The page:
Bear Channel Broken for Gold


"U.S. dollar gold prices climbed to a one-month high at $1,640/oz ahead of Wednesday's U.S. session, a gain of more than 7% from May's low, while stocks, commodities and the euro also ticked higher and major government bond prices fell."

U.S. dollar gold prices climbed to a one-month high at $1640 an ounce ahead of Wednesday's U.S. session—a gain of more than 7% from May's low—while stocks, commodities and the euro also ticked higher and major government bond prices fell, with London markets open again after a two-day public holiday.

Silver prices climbed to over $29.50 an ounce—a 3.3% gain on the week so far, and a near 10% rise from last month's low.

"[Gold] is consolidating last Friday's aggressive move from $1,546 to $1,629," says the latest technical analysis from bullion bank Scotia Mocatta.

Barclays Research meantime note that gold prices have broken above its "2012 bear channel," adding that gold has hit "strong demand [in the] "1522-33 area" on downswings over the past 12 months.

"This week there will be plenty of opportunities for gold to either pass the safe haven test or reverse back into its old risk-on shell," added a note from UBS this morning.

The European Central Bank announced its latest monetary policy decision on Wednesday, which saw the ECB leave its main interest rate on hold at 1%.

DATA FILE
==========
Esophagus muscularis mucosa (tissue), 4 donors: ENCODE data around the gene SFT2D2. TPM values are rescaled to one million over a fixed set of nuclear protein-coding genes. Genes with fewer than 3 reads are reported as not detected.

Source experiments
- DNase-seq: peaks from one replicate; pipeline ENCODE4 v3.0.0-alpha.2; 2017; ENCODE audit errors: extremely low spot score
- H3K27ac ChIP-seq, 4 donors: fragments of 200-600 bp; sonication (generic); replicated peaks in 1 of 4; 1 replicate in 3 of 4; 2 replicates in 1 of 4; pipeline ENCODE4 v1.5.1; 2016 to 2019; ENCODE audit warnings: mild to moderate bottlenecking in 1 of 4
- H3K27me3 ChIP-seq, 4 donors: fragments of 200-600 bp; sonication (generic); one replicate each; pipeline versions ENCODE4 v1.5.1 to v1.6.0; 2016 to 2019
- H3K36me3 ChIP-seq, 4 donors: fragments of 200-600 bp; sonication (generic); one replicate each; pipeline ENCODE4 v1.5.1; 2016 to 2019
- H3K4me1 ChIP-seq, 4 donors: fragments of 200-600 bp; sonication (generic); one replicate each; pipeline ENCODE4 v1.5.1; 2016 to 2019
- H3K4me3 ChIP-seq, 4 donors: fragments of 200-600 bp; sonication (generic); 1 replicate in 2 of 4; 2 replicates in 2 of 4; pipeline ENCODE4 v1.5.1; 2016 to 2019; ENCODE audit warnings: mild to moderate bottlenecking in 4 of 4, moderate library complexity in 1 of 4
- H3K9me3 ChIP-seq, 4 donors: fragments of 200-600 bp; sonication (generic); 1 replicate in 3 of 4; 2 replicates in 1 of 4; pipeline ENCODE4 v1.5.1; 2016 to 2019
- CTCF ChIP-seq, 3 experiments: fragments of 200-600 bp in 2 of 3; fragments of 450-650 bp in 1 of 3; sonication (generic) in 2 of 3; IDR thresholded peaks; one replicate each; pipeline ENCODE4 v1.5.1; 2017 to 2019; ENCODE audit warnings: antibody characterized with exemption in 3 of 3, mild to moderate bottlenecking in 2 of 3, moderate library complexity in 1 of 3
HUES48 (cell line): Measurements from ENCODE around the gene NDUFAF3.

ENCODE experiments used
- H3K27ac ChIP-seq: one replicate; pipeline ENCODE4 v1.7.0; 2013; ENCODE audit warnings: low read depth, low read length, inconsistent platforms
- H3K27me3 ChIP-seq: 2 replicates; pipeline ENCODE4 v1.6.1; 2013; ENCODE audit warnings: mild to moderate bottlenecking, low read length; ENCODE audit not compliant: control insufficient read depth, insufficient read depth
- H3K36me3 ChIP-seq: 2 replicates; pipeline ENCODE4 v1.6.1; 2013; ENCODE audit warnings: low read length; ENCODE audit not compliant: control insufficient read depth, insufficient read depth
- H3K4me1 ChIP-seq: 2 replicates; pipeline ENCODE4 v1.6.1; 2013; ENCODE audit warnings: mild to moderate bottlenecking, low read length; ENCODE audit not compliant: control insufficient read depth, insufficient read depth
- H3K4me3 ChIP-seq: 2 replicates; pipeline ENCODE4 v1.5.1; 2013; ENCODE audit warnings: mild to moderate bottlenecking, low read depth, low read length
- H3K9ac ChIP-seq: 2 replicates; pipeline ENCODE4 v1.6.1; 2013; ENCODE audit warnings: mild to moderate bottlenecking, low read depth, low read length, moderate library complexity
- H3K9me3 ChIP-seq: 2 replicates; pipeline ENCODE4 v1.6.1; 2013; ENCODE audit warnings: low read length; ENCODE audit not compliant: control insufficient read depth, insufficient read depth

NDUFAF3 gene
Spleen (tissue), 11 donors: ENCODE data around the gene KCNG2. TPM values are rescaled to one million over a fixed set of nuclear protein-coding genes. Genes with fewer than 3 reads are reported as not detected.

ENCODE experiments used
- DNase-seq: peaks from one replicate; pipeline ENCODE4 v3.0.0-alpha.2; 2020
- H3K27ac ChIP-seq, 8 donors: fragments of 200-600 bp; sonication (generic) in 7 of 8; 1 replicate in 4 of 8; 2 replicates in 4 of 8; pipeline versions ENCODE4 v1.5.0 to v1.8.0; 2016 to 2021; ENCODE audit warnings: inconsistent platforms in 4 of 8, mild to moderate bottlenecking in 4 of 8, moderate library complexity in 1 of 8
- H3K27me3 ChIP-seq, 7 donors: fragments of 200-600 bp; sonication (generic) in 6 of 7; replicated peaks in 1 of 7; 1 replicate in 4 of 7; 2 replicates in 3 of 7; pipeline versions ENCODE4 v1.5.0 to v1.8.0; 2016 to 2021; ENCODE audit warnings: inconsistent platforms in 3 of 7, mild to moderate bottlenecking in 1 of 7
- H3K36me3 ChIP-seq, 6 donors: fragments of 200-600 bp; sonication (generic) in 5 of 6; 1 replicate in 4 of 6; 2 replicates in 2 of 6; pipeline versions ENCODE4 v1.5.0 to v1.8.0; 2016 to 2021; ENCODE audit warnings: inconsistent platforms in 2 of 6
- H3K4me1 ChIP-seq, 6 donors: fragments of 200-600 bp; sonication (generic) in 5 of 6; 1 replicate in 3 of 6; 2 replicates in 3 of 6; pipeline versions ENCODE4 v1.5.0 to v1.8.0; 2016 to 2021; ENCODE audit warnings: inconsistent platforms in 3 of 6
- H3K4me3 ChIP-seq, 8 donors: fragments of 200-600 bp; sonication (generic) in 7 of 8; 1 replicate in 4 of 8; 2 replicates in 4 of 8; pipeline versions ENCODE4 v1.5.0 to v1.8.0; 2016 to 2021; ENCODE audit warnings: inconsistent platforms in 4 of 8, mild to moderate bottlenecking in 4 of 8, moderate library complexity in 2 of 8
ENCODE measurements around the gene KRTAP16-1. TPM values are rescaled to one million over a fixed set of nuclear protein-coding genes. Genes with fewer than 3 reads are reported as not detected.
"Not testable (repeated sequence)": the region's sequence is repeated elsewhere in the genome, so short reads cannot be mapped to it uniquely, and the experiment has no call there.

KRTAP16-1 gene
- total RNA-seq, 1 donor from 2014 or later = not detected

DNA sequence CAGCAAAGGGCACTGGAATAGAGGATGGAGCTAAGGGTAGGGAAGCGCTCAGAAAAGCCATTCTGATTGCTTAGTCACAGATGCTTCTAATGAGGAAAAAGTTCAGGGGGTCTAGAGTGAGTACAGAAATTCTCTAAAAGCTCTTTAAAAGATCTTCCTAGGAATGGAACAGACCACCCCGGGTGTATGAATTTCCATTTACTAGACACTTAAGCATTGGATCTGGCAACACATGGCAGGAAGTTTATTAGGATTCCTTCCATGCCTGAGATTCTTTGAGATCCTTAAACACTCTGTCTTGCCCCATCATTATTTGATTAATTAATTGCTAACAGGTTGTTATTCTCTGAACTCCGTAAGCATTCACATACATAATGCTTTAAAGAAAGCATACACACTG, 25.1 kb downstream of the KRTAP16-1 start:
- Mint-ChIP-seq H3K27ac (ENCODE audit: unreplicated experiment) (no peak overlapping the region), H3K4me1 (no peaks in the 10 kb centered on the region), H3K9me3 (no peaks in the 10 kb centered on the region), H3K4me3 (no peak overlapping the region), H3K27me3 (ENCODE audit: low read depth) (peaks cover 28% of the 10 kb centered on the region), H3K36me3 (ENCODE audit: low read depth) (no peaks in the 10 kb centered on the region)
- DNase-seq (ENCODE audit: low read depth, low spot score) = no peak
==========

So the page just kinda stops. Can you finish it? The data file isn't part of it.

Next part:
Following Wednesday's ECB decision and press conference, the Bank of England makes its latest policy announcement on Thursday, shortly followed by U.S. Federal Reserve Chairman Ben Bernanke's testimony to Congress.

When Bernanke appeared before Congress at the end of February, gold prices dropped $100 an ounce in less than an hour.

Back here in Europe, "the ECB might want to wait for further corroborating data to conclude that its second-half-of-the-year recovery expectations are challenged," reckons Royal Bank of Scotland economist Silvio Peruzzo.

"The problem in the Eurozone," adds Steve Barrow, currency analyst at Standard Bank in London, "much more than the U.S. and UK, is that the banking sector is broken. As it fights for its survival, so credit growth to firms and individuals is sacrificed."

"European institutions must open up and help us facilitate bank recapitalizations," said Spanish Treasury Minister Cristobal Montoro yesterday.

"The market is no longer open. The risk premium is telling us that Spain as a state has a problem accessing the market when we need to refinance our debt."

Yields on 10-Year Spanish government bonds breached 6.7% last week, and despite easing since remain above 6%.

European leaders agreed last July that the European Financial Stability Facility, the Eurozone's temporary bailout fund set up two years ago, should be able to make loans for the purposes of bank recapitalization, although such loans would go to sovereign governments rather than to banks directly.

Ratings agency Moody's meantime cut its credit rating for six German banks on Wednesday, including Commerzbank, while it also cut its rating for the German arm of Italian bank UniCredit. Three Austrian banks also had their ratings cut.

"Today's rating actions are driven by the increased risk of further shocks emanating from the Euro area debt crisis in combination with the banks' limited loss-absorption capacity," said a Moody's statement.